After weeks of rumor after rumor, Cleveland Cavaliers general manager David Griffin...
Cleveland Cavaliers Lack of Focus on the Now a Disgrace to the Fans
As the Cleveland Cavaliers faithful packed Quicken Loans Arena on Saturday night to celebrate the retirement of Zydrunas Ilgauskas’ jersey, for a moment Cleveland fans were reminded of what it was like to root for a winner. The masterful videos cooked up by the staff of the Cavaliers told a story of a player who could have given up after multiple foot injuries, yet he fought and clawed his way back and was part of one of the greatest eras of Cleveland Cavaliers basketball—including their only trip to the NBA Finals in team history.
Surrounded by ambassadors of the Cavaliers’ past, owner Dan Gilbert clearly spared no expense in putting on one amazing show for the fans, and more importantly, the family of the man known simply as “Z” near the shores of Lake Erie. However, despite all of the showmanship and celebration of one of the best to don a Cavaliers’ jersey in recent history, the dominant storyline still remained squarely focused on LeBron James.
As the weeks drew closer to the night in which No. 11 would be raised into the rafters, the event became less and less about Ilgauskas and more about whether or not Cleveland’s former “King” would return to his court. Then, just days before the celebration, reports began to leak out that the retirement party was a preemptive strike cooked up by former general manager Chris Grant and Gilbert in an attempt to show James what he was missing, and gain a proverbial leg up on the competition should he opt out of his contract following the 2014 season.
Shame on Gilbert for insulting the legacy of Ilgauskas and the Cleveland fans in this manner. In fact, the whole lack of focus on the now with this franchise and hoping for something good to happen AFTER the season is an absolute disgrace to the 20,000-plus who still pack the Q despite the awful product placed in front of them since the day James took his talents to South Beach.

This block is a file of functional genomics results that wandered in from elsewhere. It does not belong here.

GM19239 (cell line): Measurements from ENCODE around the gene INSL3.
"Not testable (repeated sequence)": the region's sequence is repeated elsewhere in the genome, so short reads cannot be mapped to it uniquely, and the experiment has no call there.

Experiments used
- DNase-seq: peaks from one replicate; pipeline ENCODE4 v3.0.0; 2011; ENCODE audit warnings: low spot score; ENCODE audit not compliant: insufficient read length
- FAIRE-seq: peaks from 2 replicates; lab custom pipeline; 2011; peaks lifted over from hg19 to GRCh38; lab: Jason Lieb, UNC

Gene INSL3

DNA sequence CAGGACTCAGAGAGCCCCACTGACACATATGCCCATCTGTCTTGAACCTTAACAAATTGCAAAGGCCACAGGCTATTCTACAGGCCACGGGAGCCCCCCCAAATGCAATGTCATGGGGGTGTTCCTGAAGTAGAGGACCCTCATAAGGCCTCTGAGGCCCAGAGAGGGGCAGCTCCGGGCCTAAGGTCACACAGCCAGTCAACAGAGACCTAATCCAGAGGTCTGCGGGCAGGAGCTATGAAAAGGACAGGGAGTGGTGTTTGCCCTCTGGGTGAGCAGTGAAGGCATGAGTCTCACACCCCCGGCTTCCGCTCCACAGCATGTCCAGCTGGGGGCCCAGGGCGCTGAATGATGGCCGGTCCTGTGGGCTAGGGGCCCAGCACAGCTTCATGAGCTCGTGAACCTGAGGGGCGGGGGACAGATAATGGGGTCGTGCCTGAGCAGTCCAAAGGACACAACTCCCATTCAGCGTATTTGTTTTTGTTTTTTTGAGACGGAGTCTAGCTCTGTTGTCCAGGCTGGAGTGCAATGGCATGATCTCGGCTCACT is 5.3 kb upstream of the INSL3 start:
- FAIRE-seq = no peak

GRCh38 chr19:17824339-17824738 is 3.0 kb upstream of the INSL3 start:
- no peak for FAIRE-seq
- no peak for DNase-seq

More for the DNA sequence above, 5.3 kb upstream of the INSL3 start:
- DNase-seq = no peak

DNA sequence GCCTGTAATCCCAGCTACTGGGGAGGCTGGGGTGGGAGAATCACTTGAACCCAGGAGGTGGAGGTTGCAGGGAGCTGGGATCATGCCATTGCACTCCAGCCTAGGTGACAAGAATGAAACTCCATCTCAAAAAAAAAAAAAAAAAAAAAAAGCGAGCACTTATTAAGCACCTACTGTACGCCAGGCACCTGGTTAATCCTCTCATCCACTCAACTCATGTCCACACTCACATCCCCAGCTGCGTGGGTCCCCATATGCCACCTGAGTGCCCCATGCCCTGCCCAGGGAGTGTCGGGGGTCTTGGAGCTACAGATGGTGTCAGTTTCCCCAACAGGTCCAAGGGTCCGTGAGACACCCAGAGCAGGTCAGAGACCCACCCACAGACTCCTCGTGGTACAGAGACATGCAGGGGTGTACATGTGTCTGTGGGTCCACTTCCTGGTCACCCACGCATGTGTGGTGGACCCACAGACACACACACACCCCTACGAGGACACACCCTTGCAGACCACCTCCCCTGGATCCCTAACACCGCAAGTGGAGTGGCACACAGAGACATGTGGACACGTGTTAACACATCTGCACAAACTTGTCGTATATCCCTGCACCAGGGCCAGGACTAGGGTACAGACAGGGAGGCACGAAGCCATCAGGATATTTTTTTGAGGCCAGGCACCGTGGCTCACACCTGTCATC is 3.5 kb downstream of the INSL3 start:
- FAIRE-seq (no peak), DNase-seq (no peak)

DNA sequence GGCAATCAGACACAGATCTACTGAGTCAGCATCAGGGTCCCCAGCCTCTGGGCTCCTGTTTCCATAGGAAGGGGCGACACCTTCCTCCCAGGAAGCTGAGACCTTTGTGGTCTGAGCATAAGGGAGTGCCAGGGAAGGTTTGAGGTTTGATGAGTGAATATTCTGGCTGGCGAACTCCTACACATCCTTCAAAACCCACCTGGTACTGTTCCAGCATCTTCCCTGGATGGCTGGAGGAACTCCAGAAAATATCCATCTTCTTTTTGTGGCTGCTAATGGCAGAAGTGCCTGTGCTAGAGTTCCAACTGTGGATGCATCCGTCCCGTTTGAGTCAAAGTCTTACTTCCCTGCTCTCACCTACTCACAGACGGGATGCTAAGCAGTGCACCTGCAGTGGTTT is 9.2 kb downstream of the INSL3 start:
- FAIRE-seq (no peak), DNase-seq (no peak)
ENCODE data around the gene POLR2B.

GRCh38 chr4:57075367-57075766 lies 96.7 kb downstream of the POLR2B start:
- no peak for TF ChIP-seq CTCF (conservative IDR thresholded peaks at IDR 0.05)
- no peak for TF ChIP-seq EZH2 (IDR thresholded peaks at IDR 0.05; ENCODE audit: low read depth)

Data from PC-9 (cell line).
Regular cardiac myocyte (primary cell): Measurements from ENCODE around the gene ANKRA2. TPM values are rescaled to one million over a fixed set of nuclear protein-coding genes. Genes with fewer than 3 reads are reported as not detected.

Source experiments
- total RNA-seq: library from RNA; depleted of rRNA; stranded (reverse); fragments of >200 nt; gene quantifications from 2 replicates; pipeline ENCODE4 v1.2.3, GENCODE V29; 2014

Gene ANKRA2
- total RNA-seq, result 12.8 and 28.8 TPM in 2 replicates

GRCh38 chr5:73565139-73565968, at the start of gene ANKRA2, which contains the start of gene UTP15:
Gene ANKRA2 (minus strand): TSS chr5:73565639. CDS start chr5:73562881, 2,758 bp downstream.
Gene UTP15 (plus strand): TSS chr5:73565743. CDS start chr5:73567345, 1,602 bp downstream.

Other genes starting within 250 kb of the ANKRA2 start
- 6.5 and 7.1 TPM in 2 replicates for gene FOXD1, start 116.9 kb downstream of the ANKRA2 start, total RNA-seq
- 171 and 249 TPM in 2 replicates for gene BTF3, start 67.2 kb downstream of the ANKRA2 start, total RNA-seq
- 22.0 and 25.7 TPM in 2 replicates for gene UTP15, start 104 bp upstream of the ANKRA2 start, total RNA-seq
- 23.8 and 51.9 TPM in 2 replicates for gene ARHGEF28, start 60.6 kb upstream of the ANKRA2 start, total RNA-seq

For those who have followed for a long time, you know this is not a hit piece. A long proponent of “the process,” I have cut the front office and players on the court far more slack than many others in the media. With a full understanding of the salary cap hell this franchise was left in and lack of talent on the roster, my full expectation was three to four years before the team would even be able to talk about the playoffs.
So here we are, 3.5 games out of the No. 8 seed in the absolute abysmal Eastern Conference in the fourth season since the world came crashing down on the Cavaliers franchise. Yet for some reason it feels like as fans we are having the wool pulled over our eyes in some clever plot to get the whole city to yet again focus on next year. Instead of focusing on how high in the lottery the team will pick with a 24-40 record and the next win nowhere in sight, somehow Gilbert has duped the fans into this false sense of hope of a “return to glory” as a No. 7 or No. 8 seed in the playoffs.
Well done Mr. Gilbert, you have done it again.